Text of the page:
[dns-operations] Another whitepaper on DDOS

Vernon Schryver vjs at rhyolite.com
Sat Feb 23 23:23:35 UTC 2013

I wonder if DANE could have prevented Microsoft's recent difficulty
with expired SSL certs.
Instead of an annual bout with internal purchase order and invoice red
tape and with red tape at the CA, could Microsoft have automated the
generation of certs and fingerprint TLSA RRs just as many automate
their generation of zone signing RRSIG RRs?
(Never mind that microsoft.com lacks RRSIG RRs.)


> From: Doug Barton <dougb at dougbarton.us>
> Are there CA vendors who give out EV certificates for "$fee + answer the
> e-mail"? I know you can get "basic" SSL certs simply by answering the
> e-mail from the CA.

I can't find anything about EV verification from registrars.  Maybe
I'm blind and stupid, or maybe writing down what they actually do
would be too funny.

I suspect you might need to submit a government registration document
and answer a press-1-if-you're-human robo phone call.  You won't
forge the registration document, because the real things are so
cheap, easy, and unverified.

It's obvious nothing that I put in the online form other to get
was verified other than the credit card number for the $1.00 charge.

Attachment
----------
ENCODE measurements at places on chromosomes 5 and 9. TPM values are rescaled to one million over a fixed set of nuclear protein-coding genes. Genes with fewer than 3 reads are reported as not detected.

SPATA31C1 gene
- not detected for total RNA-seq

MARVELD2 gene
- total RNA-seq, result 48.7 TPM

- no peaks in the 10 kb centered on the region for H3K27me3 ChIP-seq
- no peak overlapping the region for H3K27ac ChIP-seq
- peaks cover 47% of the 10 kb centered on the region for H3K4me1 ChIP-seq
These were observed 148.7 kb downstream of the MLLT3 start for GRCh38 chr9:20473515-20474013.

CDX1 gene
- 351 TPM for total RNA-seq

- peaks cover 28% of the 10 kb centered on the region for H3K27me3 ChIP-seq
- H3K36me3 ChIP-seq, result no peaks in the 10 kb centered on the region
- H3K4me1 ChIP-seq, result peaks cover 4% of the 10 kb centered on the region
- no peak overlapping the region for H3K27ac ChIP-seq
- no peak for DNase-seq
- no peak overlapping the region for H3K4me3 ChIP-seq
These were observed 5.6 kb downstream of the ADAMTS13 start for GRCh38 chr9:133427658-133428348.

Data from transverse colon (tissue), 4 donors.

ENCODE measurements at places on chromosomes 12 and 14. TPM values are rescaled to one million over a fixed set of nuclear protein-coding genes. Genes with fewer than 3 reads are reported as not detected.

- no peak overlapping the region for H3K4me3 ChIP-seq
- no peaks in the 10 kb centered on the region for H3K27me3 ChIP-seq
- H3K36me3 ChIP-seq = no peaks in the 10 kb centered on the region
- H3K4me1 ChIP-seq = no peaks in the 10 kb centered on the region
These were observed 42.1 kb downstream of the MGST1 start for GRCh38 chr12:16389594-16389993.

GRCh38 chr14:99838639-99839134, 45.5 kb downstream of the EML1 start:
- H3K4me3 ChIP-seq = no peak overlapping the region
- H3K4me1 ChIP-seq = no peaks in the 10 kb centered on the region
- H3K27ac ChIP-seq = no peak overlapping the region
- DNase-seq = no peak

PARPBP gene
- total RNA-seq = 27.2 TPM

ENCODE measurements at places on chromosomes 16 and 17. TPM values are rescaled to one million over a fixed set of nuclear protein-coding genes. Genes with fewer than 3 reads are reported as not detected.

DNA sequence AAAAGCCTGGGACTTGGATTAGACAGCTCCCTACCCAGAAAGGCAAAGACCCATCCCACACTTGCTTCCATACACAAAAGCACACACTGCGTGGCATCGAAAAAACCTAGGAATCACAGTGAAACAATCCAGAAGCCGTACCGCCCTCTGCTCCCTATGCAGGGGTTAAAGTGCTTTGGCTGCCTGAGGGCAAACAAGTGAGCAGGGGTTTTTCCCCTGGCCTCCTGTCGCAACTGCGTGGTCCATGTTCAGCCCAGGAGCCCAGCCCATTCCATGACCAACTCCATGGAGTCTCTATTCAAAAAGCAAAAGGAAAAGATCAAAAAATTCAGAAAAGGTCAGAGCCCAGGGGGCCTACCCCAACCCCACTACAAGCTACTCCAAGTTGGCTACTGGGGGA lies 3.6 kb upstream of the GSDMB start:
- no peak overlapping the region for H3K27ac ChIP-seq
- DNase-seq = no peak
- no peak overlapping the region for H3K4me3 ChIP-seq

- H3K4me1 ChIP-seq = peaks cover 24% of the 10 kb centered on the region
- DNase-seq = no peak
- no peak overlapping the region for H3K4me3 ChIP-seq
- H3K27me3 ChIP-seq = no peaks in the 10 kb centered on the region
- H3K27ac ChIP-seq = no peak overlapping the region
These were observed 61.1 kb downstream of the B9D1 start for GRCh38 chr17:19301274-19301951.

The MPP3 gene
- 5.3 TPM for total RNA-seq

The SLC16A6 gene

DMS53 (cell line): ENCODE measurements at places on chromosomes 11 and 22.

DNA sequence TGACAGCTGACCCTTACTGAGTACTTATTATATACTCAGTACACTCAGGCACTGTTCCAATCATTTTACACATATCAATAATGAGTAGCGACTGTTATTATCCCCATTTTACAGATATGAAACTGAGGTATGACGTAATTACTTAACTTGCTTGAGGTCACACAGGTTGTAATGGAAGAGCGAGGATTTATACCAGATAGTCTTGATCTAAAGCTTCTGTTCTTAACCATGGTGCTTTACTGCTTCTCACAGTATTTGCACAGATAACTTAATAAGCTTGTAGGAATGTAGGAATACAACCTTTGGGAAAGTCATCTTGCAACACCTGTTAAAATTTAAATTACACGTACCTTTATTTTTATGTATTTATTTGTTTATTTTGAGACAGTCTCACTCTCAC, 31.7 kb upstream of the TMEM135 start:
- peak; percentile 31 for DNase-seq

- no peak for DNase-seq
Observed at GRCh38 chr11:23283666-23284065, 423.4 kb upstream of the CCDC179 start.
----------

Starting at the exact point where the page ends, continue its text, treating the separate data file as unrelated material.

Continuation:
(You might need to 'get' that URL twice.)
See also http://www.sos.state.co.us/pubs/info_center/fees/business.html
I've had DBA registrations in other states, and found them just as

How would you interpret section 5 of
to sell me a $1500 EV cert?
You couldn't afford to have someone to drive past my address to see
if it's a vacant lot, not to mention ask my neighbors if they've seen
anything shady or even ever seen me.  If you want to sell certs to
small businesses, then you cannot charge enough to do any checking.

> Not that "look for the green bar" is going to be a whole lot more
> successful than "Don't say yes to security exceptions you don't
> understand," but I'm curious. :)

Yes, EV certs are expensive tickets for slapstick security theater.
Standards certs and the "mailboxes" (not SMTP but only for use after
you log into your GoDaddy account), theft protection, scanning, and
other hookum that GoDaddy sells are cheap seats.

(Your recent claim that all registrars up-sell the same junk as GoDaddy
is wrong.  I'm trust that all of the registrars you've seen are as you
said and like GoDaddy, but I've seen nothing like GoDaddy.  That might
be because I don't look at registrars that I've heard bad things about
or that advertise prices below what I know of their costs (e.g. registry
fees).  I know they'll more than make up their losses in ways I'm too
dumb to catch.)

Vernon Schryver    vjs at rhyolite.com

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